It’s recommended to create a list of all the tools and equipment you have and use for your business. That way, your carrier can have insights into your inventory and determine the cost of insuring it.
If you find it too expensive, you can determine the most important items and insure only them. For example, it’s common that handymen have multiples of the same tools; therefore, they decide to exclude some of them from the policy and reduce costs.
Have in Mind Who Your Clients Are
If you tend to work in luxurious million-dollar homes, you should know that you’re dealing with a higher risk than if you worked in small apartments that have less value. This is important since it can help you choose the right liability coverage and sufficient policy limits.
Besides, high-end clients often require a certificate of insurance (COI) that proves that you’re carrying valid insurance premiums with at least $1 million in coverage.
Check Your State Licensing Requirements
Have in mind that not all the states find it legal to perform handyman work without a proper license. Some states, on the other hand, can limit the amount of money an unlicensed handyman can charge for his services. That said, they can’t charge more than $500 in California, or more than $1.000 in Hawaii – if they want to charge more, they need licensing.
To get a license, you’ll probably need to show your bond or insurance policy to the board.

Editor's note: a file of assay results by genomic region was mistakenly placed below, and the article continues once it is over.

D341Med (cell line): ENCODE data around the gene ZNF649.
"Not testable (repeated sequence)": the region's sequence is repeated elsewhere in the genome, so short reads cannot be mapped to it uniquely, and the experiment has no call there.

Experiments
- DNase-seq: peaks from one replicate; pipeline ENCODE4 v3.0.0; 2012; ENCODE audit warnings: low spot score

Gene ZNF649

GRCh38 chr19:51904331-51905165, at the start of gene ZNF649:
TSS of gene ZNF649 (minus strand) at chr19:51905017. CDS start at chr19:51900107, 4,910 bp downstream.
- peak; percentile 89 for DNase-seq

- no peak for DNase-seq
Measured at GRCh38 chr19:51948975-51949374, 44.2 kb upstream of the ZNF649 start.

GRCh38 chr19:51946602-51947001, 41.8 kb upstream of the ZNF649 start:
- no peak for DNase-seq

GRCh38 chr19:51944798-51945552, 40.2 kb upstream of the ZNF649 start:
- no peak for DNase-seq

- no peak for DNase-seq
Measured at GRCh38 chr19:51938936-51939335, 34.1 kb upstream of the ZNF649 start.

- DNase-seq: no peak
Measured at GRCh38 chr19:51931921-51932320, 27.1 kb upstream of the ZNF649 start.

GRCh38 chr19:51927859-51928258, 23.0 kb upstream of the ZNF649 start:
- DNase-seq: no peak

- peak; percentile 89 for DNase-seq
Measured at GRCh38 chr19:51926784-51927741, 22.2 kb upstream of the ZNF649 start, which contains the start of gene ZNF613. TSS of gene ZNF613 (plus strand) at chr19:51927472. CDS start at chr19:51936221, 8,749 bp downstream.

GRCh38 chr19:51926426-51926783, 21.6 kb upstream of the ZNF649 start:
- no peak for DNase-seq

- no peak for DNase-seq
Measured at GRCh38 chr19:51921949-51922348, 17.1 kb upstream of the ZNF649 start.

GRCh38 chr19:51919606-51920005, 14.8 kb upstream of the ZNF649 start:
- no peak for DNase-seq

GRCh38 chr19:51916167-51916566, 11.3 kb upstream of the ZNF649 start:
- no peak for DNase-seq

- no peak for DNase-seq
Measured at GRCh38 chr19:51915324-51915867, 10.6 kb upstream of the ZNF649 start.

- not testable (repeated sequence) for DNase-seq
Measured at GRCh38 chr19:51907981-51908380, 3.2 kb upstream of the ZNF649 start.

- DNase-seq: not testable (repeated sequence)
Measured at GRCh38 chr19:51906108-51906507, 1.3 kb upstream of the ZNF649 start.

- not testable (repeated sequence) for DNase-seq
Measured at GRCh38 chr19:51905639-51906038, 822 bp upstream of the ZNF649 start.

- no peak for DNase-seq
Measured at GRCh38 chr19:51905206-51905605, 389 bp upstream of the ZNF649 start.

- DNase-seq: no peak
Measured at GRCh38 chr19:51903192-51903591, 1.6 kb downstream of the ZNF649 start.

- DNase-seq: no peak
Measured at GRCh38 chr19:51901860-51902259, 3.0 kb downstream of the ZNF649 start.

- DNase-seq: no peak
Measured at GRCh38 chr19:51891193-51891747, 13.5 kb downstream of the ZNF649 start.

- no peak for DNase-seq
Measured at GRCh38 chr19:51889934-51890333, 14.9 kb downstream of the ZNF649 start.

How to Get a Contractor License in California?
The term “handyman” often refers to unlicensed individuals who perform household repairs that include fixing a broken toilet, yard work, mowing lawns, replacing doors and windows, etc. As mentioned before, they can’t charge more than $500 for their work.
A contractor license will allow you to increase your revenue and participate in bigger projects that bring more money. To get it, you need a 4-year experience in the field in order to qualify for the exam, and meet the following requirements:
- Be at least 18 years old
- Have a valid driver’s license or US-issued ID
- Have a Social Security
- Not being on probation or parole
- Pass the final contractor licensing exam.
H&M Insurance – The Best Handyman Insurance California Brings
Don’t put your business at risk of substantial losses and lawsuits but protect it with the best commercial insurance San Diego offers to handymen and contractors.
Contact us at (619) 296-0005 or request free handyman insurance quotes at our agency. We’re looking forward to hearing from you!